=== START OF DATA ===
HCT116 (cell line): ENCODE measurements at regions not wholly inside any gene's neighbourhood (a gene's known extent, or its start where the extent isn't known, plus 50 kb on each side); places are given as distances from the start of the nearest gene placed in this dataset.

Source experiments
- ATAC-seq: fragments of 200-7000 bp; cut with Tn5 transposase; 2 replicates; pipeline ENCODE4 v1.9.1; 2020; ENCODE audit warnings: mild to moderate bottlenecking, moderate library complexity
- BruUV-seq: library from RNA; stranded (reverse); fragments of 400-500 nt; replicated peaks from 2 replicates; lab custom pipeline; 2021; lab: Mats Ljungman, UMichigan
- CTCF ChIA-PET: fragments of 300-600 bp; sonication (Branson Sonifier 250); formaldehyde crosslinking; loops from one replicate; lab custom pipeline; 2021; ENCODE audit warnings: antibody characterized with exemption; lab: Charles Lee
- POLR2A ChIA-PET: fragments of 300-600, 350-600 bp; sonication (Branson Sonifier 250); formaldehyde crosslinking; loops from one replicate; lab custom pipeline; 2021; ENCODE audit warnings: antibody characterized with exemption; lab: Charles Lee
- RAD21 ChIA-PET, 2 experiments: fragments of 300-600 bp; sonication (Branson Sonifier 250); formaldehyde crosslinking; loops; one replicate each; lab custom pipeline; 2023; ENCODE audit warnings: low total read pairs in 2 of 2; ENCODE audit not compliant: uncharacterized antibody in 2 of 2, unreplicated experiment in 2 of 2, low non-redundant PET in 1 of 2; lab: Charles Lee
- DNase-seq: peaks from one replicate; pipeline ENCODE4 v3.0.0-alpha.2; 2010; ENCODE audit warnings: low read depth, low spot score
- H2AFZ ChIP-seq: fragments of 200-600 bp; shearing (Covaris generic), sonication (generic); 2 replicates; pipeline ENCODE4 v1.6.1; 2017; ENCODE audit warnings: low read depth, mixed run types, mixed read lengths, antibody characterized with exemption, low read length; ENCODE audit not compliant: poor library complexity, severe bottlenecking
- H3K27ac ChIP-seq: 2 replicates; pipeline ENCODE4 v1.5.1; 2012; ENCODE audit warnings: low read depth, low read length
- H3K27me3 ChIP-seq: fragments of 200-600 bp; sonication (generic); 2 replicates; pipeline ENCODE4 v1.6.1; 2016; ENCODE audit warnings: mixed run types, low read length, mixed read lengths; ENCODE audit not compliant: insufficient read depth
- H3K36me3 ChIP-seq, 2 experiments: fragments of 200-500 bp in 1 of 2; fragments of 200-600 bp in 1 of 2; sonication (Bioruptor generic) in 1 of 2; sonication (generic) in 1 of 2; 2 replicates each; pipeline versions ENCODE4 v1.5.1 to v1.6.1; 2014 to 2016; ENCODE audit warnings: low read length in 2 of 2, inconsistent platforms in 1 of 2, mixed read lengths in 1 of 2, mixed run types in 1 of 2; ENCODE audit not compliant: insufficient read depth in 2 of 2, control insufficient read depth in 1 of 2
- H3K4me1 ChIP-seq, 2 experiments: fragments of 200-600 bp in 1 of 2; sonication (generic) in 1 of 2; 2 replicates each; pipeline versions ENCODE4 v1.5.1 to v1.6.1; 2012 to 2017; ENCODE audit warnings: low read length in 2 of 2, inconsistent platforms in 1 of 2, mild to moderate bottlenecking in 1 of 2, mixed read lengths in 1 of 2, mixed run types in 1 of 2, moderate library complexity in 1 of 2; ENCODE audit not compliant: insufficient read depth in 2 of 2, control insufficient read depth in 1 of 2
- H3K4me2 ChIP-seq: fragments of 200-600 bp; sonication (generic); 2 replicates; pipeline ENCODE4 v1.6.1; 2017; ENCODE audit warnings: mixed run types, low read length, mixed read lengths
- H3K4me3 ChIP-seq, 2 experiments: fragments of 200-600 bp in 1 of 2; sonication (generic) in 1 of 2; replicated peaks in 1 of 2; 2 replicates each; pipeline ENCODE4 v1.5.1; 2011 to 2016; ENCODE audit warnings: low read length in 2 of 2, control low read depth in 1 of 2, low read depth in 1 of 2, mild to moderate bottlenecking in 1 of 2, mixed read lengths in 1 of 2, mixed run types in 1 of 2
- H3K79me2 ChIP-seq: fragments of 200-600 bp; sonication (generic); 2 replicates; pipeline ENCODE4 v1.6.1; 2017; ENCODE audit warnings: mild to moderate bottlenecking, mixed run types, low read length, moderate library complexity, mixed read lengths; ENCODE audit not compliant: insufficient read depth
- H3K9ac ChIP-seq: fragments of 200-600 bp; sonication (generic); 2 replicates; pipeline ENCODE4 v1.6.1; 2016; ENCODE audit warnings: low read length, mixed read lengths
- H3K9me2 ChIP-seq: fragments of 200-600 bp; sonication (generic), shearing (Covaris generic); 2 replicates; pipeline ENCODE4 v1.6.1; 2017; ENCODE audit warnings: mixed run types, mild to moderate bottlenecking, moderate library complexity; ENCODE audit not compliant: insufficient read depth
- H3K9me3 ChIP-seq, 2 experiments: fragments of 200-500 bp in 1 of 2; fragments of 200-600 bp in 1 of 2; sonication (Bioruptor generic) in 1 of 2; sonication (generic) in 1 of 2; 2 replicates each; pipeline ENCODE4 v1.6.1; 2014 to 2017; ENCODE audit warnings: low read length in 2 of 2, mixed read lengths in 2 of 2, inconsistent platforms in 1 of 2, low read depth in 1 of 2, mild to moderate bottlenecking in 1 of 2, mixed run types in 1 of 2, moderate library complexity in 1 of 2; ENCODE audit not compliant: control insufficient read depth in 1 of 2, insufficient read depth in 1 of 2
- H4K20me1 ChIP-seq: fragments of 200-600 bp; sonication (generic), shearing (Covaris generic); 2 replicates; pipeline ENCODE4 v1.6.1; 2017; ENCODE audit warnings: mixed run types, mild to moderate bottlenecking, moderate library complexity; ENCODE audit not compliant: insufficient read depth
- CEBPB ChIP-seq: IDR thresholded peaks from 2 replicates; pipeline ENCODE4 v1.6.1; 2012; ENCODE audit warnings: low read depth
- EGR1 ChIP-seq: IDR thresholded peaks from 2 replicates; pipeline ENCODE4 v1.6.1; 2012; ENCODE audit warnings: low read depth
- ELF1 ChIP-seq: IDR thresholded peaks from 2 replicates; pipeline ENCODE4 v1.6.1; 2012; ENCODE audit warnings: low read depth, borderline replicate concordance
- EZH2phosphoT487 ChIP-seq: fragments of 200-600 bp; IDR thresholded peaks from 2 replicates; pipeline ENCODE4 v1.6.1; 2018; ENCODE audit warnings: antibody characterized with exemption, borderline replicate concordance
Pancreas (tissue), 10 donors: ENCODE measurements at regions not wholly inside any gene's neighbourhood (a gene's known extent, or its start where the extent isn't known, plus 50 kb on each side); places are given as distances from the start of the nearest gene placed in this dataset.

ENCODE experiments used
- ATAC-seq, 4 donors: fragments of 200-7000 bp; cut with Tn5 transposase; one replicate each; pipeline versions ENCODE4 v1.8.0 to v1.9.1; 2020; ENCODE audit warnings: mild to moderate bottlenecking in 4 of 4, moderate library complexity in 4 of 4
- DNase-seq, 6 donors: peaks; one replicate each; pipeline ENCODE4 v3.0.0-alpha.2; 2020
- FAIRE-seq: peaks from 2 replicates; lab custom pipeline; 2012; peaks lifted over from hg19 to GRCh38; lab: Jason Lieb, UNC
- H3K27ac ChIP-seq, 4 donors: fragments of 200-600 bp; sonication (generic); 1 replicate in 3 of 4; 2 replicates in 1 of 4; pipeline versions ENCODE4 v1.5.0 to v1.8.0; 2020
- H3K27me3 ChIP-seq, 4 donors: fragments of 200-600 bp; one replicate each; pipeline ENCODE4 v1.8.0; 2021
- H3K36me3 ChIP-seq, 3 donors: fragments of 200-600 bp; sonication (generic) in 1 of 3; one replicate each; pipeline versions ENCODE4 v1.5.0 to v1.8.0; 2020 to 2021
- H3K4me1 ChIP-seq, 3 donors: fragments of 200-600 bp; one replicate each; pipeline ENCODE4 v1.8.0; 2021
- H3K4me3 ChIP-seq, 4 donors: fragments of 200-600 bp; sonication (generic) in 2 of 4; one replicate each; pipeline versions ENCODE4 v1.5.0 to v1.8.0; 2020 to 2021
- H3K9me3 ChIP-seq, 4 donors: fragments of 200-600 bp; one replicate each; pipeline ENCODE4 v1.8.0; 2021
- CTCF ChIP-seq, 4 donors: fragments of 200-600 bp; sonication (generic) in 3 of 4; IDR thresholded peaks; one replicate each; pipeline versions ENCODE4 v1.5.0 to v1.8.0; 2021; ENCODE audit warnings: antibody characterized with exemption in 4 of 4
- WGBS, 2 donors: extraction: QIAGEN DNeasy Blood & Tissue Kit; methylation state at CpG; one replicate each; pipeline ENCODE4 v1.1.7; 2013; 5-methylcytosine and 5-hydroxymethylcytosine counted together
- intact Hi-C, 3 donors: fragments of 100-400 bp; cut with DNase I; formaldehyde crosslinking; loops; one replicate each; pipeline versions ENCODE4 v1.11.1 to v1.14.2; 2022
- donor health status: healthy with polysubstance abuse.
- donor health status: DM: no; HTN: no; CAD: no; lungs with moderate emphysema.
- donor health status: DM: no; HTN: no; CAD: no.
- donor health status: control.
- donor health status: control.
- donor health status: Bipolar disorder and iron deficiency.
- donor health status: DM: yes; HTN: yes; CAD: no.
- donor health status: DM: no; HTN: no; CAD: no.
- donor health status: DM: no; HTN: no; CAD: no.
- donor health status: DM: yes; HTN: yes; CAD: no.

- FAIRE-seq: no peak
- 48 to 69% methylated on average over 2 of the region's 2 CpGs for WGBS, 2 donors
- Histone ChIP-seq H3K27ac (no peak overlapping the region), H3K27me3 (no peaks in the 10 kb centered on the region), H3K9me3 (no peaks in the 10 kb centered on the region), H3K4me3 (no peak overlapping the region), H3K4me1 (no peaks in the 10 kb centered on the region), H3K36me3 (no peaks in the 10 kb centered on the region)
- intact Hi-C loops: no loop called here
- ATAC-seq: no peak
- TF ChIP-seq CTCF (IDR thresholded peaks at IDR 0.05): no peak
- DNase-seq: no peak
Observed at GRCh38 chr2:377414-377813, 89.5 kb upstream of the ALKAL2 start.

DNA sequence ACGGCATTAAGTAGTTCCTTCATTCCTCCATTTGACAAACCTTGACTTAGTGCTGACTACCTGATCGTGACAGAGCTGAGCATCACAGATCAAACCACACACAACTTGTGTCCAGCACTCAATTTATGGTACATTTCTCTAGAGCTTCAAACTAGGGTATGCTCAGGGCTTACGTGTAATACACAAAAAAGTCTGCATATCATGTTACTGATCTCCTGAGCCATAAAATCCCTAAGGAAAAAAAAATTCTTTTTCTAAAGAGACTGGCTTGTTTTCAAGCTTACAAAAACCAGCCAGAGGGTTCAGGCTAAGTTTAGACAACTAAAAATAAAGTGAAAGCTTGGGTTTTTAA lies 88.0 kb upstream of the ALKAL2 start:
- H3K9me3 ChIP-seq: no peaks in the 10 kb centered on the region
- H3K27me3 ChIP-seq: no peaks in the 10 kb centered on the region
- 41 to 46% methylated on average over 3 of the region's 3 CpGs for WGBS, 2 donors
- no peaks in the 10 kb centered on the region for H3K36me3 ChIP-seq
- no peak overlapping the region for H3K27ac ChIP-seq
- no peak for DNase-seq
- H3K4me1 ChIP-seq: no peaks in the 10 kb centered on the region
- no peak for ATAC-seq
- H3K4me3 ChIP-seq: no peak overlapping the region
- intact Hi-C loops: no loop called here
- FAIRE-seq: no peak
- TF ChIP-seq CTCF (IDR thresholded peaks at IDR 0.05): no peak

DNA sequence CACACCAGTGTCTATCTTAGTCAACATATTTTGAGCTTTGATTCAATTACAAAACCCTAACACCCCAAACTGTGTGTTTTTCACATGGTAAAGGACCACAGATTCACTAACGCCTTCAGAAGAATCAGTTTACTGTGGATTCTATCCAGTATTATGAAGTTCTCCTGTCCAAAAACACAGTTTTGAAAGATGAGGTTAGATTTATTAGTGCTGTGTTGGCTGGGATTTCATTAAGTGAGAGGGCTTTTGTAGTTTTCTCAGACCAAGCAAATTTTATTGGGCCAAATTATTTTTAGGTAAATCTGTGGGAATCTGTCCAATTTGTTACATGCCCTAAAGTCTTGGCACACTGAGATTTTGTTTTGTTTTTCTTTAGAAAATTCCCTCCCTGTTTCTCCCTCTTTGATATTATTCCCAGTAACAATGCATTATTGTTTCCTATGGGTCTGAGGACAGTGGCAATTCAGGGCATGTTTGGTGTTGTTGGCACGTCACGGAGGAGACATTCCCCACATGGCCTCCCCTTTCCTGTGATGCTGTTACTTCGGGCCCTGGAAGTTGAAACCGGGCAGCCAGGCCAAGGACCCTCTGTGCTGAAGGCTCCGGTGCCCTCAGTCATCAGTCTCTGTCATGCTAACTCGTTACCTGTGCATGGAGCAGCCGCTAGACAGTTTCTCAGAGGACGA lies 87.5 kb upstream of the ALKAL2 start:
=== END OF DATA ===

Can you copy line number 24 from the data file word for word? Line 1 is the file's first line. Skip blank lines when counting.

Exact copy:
- EZH2phosphoT487 ChIP-seq: fragments of 200-600 bp; IDR thresholded peaks from 2 replicates; pipeline ENCODE4 v1.6.1; 2018; ENCODE audit warnings: antibody characterized with exemption, borderline replicate concordance